Ohmmeter Ranges

Ohmmeter Ranges

The amount of circuit resistance to be measured may vary over a wide range. In some cases it may be only a few ohms, and in others it may be as great as 1,000,000 ohms (1 megohm). To enable the meter to indicate any value being measured, with the least error, scale multiplication features are used in most ohmmeter ranges .

For example, a typical meter will have four test lead jacks-COMMON, R ´ 1, R ´ 10, and R ´ 100. The jack marked COMMON is connected internally through the battery to one side of the moving coil of the ohmmeter. The jacks marked R ´ 1, R ´ 10, and R ´ 100 are connected to three different size resistors located within the ohmmeter. This is shown in the figure below.

An ohmmeter with multiplication jacks.

Some ohmmeters are equipped with a selector switch for selecting the multiplication scale desired, so only two test lead jacks are necessary. Other meters have a separate jack for each range, as shown in the figure above.

The range to be used in measuring any particular unknown resistance (Rx in the figure above) depends on the approximate value of the unknown resistance. For instance, assume the ohmmeter in the figure above is calibrated in divisions from 0 to 1,000. If Rx is greater than 1,000 ohms, and the R x 1 range is being used, the ohmmeter cannot measure it.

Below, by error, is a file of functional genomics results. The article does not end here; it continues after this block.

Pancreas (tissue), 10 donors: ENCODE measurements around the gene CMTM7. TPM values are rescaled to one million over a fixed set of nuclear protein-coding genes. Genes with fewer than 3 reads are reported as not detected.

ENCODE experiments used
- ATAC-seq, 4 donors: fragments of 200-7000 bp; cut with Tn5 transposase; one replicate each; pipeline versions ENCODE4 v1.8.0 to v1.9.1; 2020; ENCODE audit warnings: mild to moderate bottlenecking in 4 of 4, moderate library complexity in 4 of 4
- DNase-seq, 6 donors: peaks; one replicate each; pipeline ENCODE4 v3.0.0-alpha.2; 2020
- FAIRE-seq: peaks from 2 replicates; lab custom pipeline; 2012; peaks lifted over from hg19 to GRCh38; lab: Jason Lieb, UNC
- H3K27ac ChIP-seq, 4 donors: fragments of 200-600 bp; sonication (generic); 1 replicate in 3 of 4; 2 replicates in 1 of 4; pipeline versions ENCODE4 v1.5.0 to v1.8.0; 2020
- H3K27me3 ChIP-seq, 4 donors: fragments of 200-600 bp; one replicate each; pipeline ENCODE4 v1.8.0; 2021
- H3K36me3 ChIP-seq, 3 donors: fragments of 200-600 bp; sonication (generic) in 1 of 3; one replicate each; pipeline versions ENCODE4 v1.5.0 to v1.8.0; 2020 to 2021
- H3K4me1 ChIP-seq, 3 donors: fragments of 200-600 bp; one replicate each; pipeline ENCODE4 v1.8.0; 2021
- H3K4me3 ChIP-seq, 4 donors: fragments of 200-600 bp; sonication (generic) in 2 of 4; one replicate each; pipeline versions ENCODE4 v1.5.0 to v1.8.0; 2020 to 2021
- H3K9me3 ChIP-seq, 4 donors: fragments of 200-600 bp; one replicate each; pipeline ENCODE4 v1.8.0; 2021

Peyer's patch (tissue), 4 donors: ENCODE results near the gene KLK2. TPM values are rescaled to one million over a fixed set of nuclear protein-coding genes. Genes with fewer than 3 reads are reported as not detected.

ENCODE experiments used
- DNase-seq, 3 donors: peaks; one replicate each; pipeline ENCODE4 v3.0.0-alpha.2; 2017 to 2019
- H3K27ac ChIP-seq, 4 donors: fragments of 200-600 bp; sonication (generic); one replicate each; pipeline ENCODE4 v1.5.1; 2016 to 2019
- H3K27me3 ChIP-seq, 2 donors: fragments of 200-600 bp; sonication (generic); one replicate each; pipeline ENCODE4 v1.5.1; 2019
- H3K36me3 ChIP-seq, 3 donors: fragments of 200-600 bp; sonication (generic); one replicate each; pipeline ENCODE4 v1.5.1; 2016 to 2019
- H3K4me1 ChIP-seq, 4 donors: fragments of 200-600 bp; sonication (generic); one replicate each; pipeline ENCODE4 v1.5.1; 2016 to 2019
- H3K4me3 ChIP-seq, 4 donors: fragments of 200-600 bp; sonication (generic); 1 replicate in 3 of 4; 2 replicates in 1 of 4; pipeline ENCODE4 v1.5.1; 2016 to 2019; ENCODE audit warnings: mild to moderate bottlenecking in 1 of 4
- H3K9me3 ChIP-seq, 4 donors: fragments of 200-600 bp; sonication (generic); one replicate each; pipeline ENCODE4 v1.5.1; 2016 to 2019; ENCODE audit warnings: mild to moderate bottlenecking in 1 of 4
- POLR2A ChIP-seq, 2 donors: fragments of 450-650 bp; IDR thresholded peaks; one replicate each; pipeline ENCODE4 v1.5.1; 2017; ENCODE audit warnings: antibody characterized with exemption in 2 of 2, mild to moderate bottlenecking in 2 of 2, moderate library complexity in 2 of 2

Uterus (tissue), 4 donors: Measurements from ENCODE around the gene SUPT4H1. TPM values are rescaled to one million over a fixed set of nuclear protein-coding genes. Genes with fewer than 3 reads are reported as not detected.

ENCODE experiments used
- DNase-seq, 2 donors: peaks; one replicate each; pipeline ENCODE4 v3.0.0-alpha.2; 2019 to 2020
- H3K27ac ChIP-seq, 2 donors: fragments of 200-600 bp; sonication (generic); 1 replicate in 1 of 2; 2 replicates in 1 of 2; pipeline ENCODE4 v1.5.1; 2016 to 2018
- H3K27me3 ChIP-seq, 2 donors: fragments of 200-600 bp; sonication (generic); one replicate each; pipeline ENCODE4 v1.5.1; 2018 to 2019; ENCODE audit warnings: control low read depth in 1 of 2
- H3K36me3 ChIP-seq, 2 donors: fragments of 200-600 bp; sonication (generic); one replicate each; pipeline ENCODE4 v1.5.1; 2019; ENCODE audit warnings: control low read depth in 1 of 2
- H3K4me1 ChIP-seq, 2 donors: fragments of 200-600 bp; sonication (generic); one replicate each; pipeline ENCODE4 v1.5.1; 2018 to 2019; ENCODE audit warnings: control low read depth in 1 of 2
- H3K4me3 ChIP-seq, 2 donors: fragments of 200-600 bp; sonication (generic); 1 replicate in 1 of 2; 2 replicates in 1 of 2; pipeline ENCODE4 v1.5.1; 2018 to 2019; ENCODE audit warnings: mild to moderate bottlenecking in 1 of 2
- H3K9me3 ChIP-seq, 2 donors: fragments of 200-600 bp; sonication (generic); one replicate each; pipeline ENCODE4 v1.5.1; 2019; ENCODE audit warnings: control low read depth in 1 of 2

This occurs because the combined series resistance of resistor R ´ 1 and Rx is too great to allow sufficient battery current to flow to deflect the pointer away from infinity (¥). (Infinity is a quantity larger than the largest quantity you can measure.) The test lead would have to be plugged into the next range, R ´ 10. With this done, assume the pointer deflects to indicate 375 ohms. This would indicate that Rx has 375 ohms ´ 10, or 3,750 ohms resistance.

The change of range caused the deflection because resistor R ´ 10 has about 1/10 the resistance of resistor R ´ 1. Thus, selecting the smaller series resistance permitted a battery current of sufficient amount to cause a useful pointer deflection. If the R ´ 100 range were used to measure the same 3,750-ohm resistor, the pointer would deflect still further, to the 37.5-ohm position. This increased deflection would occur because resistor R ´ 100 has about 1/10 the resistance of resistor R ´ 10.

The foregoing circuit arrangement allows the same amount of current to flow through the meter’s moving coil whether the meter measures 10,000 ohms on the R ´ 10 scale, or 100,000 ohms on the R ´ 100 scale.

It always takes the same amount of current to deflect the pointer to a certain position on the scale (midscale position for example), regardless of the multiplication factor being used. Since the multiplier resistors are of different values, it is necessary to ALWAYS "zero" adjust the meter for each multiplication fact or selected.

You should select the multiplication factor (range) that will result in the pointer coming to rest as near as possible to the midpoint of the scale. This enables you to read the resistance more accurately, because the scale readings are more easily interpreted at or near midpoint.

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